Key takeaways

  • Refinancing your mortgage could make sense for many reasons, including lowering your interest rate, taking cash out or switching to a fixed-rate mortgage.
  • For most borrowers, the ideal time to refinance is when market rates have fallen below the rate on their current loan.
  • If you want to refinance now, calculate the break-even point so you’ll know exactly how long it’ll take to reap the savings.

Many choose to refinance a mortgage to lower monthly payments, pay off the loan faster or tap home equity for cash. Borrowers tend to think about refinancing when interest rates are sinking or stable — but the current environment has been anything but. Still, swapping your old home loan for a new one now could make financial sense for you. Read on to learn when to refinance a mortgage and when it might be better to consider other options.

When should you refinance your home?

When deciding if refinancing is right for you, consider current mortgage rates. The math isn’t as simple as comparing the interest rate you locked in when you were approved for your mortgage versus the rate you can qualify for now. There are several kinds of refinance options out there, each with unique pros and cons. Review this trio of factors from Bill Packer, chief operating officer of reverse mortgage lender Longbridge Financial, LLC, as you consider each:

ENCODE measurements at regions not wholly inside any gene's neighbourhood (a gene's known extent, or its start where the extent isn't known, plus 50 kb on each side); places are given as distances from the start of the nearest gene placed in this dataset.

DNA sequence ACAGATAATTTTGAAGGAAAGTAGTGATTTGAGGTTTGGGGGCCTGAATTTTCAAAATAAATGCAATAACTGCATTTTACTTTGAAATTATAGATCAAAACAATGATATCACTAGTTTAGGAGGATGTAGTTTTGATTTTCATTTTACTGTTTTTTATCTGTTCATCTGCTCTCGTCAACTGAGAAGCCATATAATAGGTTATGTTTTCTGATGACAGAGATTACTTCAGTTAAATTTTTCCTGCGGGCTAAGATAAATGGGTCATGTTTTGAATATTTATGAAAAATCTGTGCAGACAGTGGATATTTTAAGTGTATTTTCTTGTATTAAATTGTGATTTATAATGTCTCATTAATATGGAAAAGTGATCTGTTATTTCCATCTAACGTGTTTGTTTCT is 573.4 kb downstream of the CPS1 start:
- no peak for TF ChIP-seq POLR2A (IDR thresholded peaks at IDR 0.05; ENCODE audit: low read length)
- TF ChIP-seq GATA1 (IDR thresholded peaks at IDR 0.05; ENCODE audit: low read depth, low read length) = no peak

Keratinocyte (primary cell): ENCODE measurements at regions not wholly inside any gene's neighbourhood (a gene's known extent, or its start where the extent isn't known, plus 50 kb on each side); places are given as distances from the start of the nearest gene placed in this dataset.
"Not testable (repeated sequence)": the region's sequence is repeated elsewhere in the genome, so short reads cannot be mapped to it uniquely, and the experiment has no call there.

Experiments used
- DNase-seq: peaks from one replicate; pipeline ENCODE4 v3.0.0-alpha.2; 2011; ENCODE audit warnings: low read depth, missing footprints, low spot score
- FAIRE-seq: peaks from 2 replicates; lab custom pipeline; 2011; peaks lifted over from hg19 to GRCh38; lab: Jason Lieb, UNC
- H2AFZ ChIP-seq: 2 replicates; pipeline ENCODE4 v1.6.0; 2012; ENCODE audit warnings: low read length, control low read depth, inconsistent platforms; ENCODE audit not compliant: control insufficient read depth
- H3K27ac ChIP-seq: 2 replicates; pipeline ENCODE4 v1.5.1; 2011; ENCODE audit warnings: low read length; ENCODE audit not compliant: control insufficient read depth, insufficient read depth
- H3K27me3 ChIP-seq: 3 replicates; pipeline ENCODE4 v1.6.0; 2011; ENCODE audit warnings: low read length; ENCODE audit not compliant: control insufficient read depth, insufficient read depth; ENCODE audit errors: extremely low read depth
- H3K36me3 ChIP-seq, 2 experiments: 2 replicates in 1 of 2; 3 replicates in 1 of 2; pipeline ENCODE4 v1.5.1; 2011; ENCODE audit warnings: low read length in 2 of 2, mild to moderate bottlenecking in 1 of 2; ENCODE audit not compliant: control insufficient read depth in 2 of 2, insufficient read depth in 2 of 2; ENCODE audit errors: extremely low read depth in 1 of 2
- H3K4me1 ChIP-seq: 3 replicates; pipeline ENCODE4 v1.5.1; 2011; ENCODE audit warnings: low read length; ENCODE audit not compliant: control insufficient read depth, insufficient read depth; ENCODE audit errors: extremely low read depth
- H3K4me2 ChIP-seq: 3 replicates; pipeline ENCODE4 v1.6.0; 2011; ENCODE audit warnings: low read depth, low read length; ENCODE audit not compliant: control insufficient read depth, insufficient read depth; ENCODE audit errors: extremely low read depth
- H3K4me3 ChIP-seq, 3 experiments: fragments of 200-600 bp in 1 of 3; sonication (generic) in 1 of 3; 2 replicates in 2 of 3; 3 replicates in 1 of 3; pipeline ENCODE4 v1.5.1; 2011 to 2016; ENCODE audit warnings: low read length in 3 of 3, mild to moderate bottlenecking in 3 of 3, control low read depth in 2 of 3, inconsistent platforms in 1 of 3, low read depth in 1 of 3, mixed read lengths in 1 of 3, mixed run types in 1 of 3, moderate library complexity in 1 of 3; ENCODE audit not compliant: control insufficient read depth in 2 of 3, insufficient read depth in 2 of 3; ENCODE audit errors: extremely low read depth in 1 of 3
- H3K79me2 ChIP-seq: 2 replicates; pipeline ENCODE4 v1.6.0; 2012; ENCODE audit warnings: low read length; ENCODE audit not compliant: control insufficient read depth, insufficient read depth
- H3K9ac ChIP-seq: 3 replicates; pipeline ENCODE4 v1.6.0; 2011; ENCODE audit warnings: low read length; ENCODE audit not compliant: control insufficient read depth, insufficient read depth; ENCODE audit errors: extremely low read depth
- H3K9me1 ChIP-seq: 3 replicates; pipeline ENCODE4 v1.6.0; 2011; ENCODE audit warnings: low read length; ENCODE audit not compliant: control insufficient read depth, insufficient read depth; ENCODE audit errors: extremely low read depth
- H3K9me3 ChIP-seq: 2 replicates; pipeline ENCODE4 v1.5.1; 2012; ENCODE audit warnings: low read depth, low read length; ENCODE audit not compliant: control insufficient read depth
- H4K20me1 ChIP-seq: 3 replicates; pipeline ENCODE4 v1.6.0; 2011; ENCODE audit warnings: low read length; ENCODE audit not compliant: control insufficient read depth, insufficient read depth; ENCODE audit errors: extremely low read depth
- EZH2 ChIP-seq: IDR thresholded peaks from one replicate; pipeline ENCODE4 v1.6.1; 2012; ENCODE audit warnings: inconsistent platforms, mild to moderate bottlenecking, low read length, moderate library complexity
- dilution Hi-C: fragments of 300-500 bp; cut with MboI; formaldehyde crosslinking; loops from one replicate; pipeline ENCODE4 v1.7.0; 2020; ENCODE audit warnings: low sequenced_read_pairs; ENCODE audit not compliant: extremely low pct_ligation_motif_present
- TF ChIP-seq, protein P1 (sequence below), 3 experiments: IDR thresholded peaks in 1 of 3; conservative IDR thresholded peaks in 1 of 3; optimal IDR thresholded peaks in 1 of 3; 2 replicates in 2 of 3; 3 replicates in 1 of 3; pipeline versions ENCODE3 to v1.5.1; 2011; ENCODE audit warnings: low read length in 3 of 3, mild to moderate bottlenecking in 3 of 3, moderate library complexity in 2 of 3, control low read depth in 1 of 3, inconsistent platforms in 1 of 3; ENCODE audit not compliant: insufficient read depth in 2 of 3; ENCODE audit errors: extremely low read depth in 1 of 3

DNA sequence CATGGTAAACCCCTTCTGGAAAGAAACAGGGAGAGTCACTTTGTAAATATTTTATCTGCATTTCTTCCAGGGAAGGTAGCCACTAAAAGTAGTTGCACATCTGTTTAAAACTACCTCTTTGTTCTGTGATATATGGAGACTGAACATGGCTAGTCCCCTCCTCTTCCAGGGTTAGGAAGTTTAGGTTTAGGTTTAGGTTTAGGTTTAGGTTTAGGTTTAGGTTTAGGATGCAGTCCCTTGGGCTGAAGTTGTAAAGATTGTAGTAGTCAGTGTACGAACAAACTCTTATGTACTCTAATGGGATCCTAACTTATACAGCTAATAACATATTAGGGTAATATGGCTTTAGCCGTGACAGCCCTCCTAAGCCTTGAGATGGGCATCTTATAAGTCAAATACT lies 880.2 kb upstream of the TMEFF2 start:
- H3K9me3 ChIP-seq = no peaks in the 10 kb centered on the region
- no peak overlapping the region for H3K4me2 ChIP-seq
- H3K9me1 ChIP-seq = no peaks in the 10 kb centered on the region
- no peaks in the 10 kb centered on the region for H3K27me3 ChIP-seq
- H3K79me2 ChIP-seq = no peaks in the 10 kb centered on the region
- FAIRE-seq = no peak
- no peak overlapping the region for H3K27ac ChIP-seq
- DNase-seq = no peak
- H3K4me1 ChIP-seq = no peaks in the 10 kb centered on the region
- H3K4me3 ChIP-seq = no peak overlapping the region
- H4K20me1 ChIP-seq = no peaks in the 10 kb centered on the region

1. The after-tax monthly savings (new payment compared to old payment, after any tax-favored treatment)
  2. The amount of time that you intend to be in the home
  3. The cost of obtaining the new mortgage

Once you know these three things, you can calculate your return and see if it is positive, says Packer.

Reasons to refinance your mortgage

For many borrowers, it’s a good idea to refinance if you can lower your interest rate and plan to stay in your home long enough to recoup the refinance closing costs.

Here are the key reasons to consider refinancing:

Lower your interest rate

If interest rates have dropped since you first obtained your mortgage, a rate-and-term refinance can provide you with a lower rate. Ideally, that rate should be one-half to three-quarters of a percentage point lower than your current rate.

You might also qualify for a better interest rate if your credit score has improved since taking out your current loan. The best mortgage refinance rates go to those with a score of at least 740, however, so check your credit report before applying.

Pay for large expenses

You can do a cash-out refinance to tap your home’s equity for cash. These funds can be used for any purpose, such as:

  • Lowering or paying off high-interest debt
  • Renovating your home
  • Paying college tuition
  • Investing in property

Eliminate private mortgage insurance (PMI)

If your home’s value has increased, you could refinance your conventional loan to get out of paying private mortgage insurance (PMI) sooner than what your repayment schedule lays out.